Slavín is a memorial monument and military cemetery in Bratislava, the capital of Slovakia. It is the burial ground of thousands of Soviet Army soldiers who fell during World War II while liberating the city in April 1945 from the occupying German Wehrmacht units and the remaining Slovak troops who supported the clero-fascist Tiso government. It is situated on a hill amidst a rich villa quarter of the capital and embassy residences close to the centre of Bratislava.
It was constructed between 1957 and 1960 on the site of a field cemetery, and opened on April 3, 1960 on the occasion of the 15th anniversary of the city's liberation. The monument was constructed similar in kind to the Palace of Culture and Science in Stalinist architectural style. In 1961 it was declared a National Cultural Monument. Its designer was Ján Svetlík.
This grandiose monument and cemetery of soldiers of the Soviet Army who were killed in deliverance of Bratislava during the Second World War has been designated the National Cultural Monument. On top of the 39.1 metre high pylon stands an 11 metre high sculpture of a soldier by A. Trizuljak. The bronze caisson door of the memorial auditorium is decorated with reliefs by R. Pribiš.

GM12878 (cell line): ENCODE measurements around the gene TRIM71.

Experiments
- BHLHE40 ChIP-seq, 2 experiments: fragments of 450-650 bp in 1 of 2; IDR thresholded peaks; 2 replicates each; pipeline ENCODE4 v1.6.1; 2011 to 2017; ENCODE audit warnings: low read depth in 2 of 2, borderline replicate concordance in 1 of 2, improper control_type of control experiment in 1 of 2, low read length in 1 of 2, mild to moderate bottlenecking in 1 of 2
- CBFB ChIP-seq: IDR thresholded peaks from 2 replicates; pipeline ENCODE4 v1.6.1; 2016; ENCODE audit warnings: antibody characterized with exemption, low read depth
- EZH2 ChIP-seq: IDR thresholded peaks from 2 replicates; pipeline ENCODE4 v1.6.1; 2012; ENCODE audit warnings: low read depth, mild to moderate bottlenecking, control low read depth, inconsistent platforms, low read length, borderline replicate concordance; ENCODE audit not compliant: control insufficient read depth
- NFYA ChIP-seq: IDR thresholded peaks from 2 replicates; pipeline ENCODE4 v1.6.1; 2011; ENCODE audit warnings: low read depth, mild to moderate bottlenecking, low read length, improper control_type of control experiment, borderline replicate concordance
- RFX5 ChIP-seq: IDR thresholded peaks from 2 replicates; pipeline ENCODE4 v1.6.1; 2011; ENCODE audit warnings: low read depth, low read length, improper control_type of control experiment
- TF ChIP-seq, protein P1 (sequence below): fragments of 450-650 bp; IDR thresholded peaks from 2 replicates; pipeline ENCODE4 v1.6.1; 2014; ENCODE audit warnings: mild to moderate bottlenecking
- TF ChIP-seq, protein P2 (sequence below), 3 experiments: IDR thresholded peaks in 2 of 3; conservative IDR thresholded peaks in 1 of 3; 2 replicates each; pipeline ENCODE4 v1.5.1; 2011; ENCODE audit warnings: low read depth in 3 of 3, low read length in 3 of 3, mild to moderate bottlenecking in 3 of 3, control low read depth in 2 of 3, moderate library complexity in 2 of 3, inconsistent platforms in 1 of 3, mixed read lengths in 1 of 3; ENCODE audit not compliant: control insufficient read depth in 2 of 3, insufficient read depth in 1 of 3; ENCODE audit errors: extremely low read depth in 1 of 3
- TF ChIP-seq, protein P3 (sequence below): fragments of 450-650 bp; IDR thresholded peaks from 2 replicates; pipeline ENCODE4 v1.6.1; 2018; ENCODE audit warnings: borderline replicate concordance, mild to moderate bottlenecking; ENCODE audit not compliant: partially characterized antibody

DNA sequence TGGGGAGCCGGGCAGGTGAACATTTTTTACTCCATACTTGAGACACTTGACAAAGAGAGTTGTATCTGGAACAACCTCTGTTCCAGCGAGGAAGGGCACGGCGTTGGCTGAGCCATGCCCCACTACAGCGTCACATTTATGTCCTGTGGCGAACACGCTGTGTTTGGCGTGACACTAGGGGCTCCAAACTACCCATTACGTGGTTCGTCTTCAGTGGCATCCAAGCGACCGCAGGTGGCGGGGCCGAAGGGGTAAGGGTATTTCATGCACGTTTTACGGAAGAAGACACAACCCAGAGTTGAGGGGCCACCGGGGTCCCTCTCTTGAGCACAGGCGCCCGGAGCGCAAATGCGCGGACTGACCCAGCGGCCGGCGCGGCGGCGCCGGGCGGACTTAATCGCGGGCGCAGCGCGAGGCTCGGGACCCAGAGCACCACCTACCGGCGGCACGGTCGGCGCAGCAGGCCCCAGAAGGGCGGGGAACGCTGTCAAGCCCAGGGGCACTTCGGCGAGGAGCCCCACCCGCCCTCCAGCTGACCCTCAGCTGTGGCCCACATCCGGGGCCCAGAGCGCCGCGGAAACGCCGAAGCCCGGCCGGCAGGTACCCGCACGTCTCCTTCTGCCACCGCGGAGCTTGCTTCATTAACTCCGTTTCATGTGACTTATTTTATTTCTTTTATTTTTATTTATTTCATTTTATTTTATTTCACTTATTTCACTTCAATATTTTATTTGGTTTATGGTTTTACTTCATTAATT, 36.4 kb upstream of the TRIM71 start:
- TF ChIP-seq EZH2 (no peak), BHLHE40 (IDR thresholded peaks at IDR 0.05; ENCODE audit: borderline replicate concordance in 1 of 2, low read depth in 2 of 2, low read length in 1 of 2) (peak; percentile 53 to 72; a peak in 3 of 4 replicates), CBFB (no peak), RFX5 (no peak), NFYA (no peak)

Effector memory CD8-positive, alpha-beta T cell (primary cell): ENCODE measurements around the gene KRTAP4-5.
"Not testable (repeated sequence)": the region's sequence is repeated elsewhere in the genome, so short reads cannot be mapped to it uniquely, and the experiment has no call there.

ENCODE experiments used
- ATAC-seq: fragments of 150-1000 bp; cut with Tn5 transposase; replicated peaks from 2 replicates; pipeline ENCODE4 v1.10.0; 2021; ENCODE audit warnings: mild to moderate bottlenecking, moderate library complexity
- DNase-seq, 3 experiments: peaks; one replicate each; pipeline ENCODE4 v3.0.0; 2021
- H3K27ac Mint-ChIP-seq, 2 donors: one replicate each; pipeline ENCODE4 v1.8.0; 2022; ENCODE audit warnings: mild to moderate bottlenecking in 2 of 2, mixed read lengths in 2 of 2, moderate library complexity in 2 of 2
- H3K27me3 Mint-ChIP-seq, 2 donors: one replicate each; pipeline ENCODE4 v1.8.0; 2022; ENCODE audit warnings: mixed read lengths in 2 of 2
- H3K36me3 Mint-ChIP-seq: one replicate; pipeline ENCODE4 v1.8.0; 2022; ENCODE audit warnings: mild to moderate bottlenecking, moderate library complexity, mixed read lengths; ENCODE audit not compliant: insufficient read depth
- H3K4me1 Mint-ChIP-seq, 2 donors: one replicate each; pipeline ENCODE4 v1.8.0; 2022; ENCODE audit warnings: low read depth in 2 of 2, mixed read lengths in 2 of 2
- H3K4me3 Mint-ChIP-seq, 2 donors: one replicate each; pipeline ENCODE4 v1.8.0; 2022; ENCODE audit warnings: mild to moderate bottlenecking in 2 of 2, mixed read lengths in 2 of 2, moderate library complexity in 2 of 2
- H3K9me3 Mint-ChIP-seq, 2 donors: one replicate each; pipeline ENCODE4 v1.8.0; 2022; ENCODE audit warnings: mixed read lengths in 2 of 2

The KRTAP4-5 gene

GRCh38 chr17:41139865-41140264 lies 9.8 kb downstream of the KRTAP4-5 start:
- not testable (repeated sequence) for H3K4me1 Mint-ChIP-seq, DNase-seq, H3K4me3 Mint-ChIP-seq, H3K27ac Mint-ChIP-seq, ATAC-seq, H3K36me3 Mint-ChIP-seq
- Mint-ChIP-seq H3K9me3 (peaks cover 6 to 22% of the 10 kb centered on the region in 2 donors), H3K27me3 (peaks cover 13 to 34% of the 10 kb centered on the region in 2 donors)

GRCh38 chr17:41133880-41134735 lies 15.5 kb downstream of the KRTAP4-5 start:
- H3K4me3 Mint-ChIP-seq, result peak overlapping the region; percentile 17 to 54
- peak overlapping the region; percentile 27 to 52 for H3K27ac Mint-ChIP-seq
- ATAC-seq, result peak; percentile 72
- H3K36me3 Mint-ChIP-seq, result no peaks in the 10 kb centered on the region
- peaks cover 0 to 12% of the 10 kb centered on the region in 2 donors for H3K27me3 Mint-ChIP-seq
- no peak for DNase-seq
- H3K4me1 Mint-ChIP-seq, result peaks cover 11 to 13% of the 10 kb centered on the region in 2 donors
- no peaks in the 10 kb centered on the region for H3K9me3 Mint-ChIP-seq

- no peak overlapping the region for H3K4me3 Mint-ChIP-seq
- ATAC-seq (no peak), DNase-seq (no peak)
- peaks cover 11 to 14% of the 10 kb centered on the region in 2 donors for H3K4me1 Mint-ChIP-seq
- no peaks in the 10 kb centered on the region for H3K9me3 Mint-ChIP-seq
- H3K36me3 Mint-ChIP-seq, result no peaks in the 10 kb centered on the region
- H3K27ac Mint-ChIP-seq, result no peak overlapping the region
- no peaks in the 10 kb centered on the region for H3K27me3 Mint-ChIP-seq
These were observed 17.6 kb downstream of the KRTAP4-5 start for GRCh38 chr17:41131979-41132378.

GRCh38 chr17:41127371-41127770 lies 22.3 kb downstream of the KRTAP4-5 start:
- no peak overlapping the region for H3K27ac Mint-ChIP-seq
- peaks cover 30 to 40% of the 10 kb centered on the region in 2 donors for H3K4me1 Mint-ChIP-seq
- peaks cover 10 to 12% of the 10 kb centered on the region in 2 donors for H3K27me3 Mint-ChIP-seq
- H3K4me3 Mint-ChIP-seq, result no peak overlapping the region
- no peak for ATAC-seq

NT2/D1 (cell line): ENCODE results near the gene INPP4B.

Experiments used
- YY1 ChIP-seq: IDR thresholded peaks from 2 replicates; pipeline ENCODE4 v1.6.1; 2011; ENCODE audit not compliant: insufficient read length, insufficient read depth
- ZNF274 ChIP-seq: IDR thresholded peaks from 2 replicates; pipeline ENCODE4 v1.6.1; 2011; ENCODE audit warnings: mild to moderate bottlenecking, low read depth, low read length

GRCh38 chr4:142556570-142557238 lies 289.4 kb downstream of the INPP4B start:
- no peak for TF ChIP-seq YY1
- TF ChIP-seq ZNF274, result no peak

The site consists of:
A solemn staircase
A cemetery with graves (6 mass graves, 278 individual graves) of 6,845 Soviet soldiers who fell while liberating Bratislava
The central solemn hall with various statues, inscriptions, and a symbolic sarcophagus made of white marble. It also features a 39.5 m high obelisk topped with a statue of a Soviet soldier, and on the outside walls are inscriptions of the dates of liberation of various places in Slovakia during 1944–45.
Other facts about Slavín:
This monument is situated in Malé Karpaty and it is very often visited because of its beautiful view.
In the area of Slavín there are also more statues of Slovak famous artists, such as Jan Kulich, Tibor Bártfay and Jozef Kostka.
In 2005, Vladimir Putin, the Russian president, visited it during his meeting with G. W. Bush in Bratislava.
The day of Bratislava's liberation is 4 April, when people and president show their honor to fallen Soviet soldiers.